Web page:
The year 2020 marks the centenary of London’s Imperial War Museum, a site exploring the history of conflict from the First World War through the present day. Located south of the River Thames at Lambeth, the museum’s compelling exhibits help us appreciate what life was like during wartime, both for the military and for civilians.
Among the many items on show are the atomic bomb Little Boy at the start of the Cold War section – don’t worry, it’s defused; the Enigma Machine the Germans used to encode their messages during WW2; and the headgear worn by Lawrence of Arabia, or ‘Amir Dynamite’, as his Arab friends called him.
Entrance to Imperial War Museum London. Photo Credit: © Ursula Petula Barzey.
But even the building itself has a fascinating history. A hundred years ago, it was Bedlam, London’s principal mental hospital. This is recalled in the Latin inscription above the grand columned portico: HEN VIII REGE FUNDATUM CIVIUM LARGITAS PERFECIT, which means ‘Created by King Henry VIII from the generosity of the city’. Bedlam had existed since 1247 as part of the monastery in London of St Mary Bethlehem. When Henry VIII dissolved the monasteries in the 1530s, he re-established the hospitals and schools, which they had run, as secular institutions in his own name. The wealth came from the sale of the church land on which the monastery had stood.
In the 18th century, the hospital, then based farther north at Moorgate, became dilapidated. The present building was then built to designs by the architect James Lewis and completed in 1815. One of the patients during the 19th century was the architect Augustus Pugin, co-designer of the Houses of Parliament, who had suffered a mental breakdown. From his cell he could see, next to the hospital, another of his buildings, the Roman Catholic cathedral of St George’s Southwark where he had got married. In the 1890s, the music hall artiste Hannah Chaplin, mother of Charlie, was briefly at Bedlam. As London expanded, hospitals including Bedlam moved into the suburbs.
General view of the Atrium at Imperial War Museum London. Photo Credit: © Imperial War Museum.
The museum was established in 1920 to give testament to the devastation of the First World War, then known as the Imperial War because it was the first conflict in history between rival empires, in this case Britain, Germany, and Russia. As the dominions stretched around the world, so did the war.
At the start, the exhibits were mainly paintings by the war artists. The Imperial War Museum had two other homes before moving into the vacant hospital premises in 1930. The press baron Lord Rothermere, owner of the Daily Mail and Daily Mirror, bought the land and gave it to the museum. He stipulated that the park around it should be known as the Geraldine Mary Harmsworth Park after his mother. Even without visiting the museum, it is a lovely place to eat your sandwiches or follow the trail of the 35 native trees of Great Britain.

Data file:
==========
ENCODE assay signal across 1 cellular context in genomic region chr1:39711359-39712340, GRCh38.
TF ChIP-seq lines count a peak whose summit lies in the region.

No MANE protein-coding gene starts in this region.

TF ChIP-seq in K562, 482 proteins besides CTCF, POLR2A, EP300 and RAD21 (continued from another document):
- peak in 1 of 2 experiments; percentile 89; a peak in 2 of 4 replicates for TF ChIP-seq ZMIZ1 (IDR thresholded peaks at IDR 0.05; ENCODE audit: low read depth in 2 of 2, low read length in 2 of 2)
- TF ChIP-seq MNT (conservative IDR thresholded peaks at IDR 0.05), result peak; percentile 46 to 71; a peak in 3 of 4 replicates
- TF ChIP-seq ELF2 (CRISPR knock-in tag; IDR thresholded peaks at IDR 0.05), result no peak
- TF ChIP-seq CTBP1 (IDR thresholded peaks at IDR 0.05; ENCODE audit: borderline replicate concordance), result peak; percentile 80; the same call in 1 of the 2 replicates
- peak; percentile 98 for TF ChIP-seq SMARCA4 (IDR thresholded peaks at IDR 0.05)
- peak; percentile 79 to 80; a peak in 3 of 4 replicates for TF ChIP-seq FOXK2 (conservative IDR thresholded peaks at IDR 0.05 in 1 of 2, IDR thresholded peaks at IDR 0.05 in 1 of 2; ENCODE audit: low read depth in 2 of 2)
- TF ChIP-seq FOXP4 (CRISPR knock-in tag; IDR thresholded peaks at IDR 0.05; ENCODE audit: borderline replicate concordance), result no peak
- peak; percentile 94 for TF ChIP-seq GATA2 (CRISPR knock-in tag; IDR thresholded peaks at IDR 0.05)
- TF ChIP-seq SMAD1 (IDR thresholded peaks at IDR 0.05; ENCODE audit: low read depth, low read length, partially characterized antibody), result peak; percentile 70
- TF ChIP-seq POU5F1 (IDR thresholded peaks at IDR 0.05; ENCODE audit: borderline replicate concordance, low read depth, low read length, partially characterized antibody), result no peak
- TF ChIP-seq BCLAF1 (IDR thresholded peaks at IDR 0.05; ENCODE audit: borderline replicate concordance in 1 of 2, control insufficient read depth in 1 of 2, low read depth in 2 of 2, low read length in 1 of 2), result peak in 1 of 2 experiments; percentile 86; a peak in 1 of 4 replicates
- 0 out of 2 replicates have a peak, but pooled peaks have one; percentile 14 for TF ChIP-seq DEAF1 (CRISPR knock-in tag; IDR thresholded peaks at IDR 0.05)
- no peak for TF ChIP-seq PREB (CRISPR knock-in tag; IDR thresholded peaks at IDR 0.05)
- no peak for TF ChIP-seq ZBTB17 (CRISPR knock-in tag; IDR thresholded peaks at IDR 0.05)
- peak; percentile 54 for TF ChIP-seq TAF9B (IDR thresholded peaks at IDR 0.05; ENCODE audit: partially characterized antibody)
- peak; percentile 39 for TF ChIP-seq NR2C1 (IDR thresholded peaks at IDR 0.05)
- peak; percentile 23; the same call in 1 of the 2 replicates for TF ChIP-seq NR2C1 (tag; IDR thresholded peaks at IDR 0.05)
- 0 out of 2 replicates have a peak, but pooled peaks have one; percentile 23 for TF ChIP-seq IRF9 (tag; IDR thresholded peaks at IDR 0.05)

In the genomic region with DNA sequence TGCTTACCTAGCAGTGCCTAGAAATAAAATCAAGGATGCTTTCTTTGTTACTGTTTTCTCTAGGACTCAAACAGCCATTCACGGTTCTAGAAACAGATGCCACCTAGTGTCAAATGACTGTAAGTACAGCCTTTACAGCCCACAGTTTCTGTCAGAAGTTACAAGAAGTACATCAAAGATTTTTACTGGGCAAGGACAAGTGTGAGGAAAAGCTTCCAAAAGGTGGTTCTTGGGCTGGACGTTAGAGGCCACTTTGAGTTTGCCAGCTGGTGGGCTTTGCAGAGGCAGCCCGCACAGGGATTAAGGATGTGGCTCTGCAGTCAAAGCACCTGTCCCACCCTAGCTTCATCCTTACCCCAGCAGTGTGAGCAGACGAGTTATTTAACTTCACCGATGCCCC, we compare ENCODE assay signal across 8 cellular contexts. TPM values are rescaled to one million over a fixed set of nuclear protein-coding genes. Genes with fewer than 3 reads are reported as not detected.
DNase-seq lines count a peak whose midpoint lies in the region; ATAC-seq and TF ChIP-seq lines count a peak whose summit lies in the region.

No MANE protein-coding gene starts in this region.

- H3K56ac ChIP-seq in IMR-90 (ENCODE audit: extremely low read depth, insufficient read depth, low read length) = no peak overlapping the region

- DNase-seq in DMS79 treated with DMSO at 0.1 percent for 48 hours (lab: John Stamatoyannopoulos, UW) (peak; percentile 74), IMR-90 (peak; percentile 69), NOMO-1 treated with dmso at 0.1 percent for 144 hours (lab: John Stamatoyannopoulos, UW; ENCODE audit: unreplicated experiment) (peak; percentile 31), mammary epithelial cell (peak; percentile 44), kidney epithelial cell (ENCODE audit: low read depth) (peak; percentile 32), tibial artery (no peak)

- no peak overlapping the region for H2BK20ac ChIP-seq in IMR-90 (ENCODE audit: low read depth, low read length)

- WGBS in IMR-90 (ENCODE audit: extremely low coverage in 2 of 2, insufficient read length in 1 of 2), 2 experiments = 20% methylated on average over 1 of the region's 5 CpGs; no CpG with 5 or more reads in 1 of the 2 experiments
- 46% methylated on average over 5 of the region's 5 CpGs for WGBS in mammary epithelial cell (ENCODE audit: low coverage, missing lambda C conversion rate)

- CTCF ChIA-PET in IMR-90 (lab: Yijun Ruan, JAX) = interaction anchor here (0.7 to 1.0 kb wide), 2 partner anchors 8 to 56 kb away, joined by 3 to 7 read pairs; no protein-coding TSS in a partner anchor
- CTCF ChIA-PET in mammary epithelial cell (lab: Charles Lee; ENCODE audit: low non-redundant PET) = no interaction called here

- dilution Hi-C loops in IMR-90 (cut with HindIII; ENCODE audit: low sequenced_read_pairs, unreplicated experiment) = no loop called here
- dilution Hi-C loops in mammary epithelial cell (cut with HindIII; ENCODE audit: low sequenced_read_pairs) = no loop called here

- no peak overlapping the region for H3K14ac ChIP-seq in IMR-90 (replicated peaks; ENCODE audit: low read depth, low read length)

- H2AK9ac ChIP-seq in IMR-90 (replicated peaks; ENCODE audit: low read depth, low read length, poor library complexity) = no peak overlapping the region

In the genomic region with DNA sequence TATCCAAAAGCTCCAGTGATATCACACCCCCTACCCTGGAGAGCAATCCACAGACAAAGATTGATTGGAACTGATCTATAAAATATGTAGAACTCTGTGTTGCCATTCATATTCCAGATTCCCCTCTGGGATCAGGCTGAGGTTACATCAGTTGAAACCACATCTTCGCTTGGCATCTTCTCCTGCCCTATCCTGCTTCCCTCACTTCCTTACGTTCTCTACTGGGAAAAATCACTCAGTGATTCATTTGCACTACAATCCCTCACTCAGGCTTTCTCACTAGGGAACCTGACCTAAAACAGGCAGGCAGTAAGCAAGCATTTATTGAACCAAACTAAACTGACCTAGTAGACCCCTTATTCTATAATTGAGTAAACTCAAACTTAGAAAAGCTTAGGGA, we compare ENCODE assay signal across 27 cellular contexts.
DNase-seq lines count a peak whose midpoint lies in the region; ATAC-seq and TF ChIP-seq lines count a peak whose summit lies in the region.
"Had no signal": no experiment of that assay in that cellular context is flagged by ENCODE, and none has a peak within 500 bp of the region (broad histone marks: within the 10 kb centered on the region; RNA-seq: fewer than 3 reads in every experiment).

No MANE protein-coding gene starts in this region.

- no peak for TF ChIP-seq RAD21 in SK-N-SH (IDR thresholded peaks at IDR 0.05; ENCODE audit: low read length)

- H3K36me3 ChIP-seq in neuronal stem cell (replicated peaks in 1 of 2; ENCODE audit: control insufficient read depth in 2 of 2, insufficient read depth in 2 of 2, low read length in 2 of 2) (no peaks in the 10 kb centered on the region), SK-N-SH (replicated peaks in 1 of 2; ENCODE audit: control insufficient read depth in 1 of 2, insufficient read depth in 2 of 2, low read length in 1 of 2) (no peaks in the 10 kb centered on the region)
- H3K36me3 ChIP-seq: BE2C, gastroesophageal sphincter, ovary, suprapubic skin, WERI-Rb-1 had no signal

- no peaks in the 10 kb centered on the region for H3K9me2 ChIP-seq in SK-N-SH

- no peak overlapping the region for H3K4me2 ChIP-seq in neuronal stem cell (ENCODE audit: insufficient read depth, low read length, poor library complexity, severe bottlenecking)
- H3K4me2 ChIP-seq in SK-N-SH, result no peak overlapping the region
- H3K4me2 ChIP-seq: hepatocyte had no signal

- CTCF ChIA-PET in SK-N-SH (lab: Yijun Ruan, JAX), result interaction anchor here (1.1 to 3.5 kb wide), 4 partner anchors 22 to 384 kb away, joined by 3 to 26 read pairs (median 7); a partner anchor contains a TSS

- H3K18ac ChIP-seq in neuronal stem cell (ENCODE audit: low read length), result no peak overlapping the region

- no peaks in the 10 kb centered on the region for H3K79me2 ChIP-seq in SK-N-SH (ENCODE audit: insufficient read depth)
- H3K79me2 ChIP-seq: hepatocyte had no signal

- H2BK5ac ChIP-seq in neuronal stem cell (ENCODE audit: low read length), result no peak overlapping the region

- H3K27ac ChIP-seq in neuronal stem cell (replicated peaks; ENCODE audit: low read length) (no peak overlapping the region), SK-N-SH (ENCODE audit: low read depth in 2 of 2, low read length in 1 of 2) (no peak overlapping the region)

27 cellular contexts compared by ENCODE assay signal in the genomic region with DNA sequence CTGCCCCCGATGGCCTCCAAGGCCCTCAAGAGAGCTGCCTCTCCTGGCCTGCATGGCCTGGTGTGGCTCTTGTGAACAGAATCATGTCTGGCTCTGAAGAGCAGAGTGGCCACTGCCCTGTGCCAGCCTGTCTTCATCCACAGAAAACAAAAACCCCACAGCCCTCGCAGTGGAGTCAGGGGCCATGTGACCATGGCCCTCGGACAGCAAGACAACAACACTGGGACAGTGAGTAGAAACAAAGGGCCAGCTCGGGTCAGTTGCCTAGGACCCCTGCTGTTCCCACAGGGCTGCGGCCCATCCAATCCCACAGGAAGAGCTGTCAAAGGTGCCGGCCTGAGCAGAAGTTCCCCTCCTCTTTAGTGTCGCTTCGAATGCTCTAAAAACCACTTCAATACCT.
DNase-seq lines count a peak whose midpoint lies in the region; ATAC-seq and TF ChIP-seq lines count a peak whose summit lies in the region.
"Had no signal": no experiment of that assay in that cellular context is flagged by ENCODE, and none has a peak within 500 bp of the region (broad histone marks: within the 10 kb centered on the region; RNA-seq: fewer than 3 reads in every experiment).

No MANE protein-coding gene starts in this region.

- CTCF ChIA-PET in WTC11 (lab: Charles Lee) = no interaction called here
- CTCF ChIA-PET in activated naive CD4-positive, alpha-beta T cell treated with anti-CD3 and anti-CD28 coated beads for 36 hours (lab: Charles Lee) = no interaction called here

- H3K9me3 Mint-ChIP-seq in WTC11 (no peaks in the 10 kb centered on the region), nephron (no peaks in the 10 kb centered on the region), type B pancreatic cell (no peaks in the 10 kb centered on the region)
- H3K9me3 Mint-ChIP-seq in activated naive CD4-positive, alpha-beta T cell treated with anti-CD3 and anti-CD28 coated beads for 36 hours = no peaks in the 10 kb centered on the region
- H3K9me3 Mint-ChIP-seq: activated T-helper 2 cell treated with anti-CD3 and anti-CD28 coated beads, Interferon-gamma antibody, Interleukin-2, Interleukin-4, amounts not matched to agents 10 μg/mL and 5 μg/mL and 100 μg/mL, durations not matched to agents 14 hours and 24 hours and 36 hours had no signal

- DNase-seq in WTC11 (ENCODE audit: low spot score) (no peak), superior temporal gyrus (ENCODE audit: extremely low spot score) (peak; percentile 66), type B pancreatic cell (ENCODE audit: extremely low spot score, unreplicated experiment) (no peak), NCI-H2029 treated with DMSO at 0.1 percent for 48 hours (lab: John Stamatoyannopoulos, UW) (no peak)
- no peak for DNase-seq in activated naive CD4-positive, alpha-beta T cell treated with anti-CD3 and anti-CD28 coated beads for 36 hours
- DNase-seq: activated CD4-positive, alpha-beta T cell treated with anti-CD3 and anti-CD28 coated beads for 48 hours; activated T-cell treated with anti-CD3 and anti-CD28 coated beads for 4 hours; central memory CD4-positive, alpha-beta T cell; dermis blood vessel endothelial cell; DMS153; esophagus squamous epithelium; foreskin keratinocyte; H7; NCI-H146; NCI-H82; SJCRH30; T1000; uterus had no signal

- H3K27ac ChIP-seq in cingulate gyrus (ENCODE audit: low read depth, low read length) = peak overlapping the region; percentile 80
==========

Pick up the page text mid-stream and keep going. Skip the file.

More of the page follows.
Reuters Armoured Land Rover at Imperial War Museum London. Photo Credit: © Ursula Petula Barzey.
When the Second World War broke out, the new Imperial War Museum was high on the list of targets for the German Air Force, the Luftwaffe, and plans were made to transfer the artworks to safe locations. There were too many to relocate at once, so the paintings were categorised by value and prioritized. This development was the subject of the museum’s most recent temporary exhibition, Culture Under Attack.
In 1945, the Museum decided to include exhibits from the most recent war as well as other conflicts during the 20th century. The 1982 Falklands War, for instance is represented by, among other items, the latex rubber puppet of Prime Minister Margaret Thatcher from the BBC satire Spitting Image. The Iraq wars are recalled most tellingly by the press Land Rover riddled with bullet holes as it was the first conflict to have an immediate television coverage. The entire third floor of the Museum is a Holocaust memorial.
Puppet of Prime Minister Margaret Thatcher at Imperial War Museum London. Photo Credit: © Ursula Petula Barzey.
But while some of the original artworks have returned (e.g., Paul Nash’s The Mule Track, William Orpen’s Signing of the Versailles Treaty and Stanley Spencer’s Welders 1941), most have remained in storage. In their place are videos like the excerpts from the chilling Nazi propaganda film of the Nuremberg Rally by the filmmaker Leni Riefenstahl, harrowing footage of the burning of Hamburg after the Allied carpet-bombing campaign or clips of cheerful Brits in the blitz singing defiant pub songs around the piano. Visitors who come on an Imperial War Museum Tour led by the writer of this blog end at the nearby Three Stags pub, where Charlie Chaplin’s alcoholic father drank, and where a rendition of the old-time war songs takes place with the tour guide at the piano.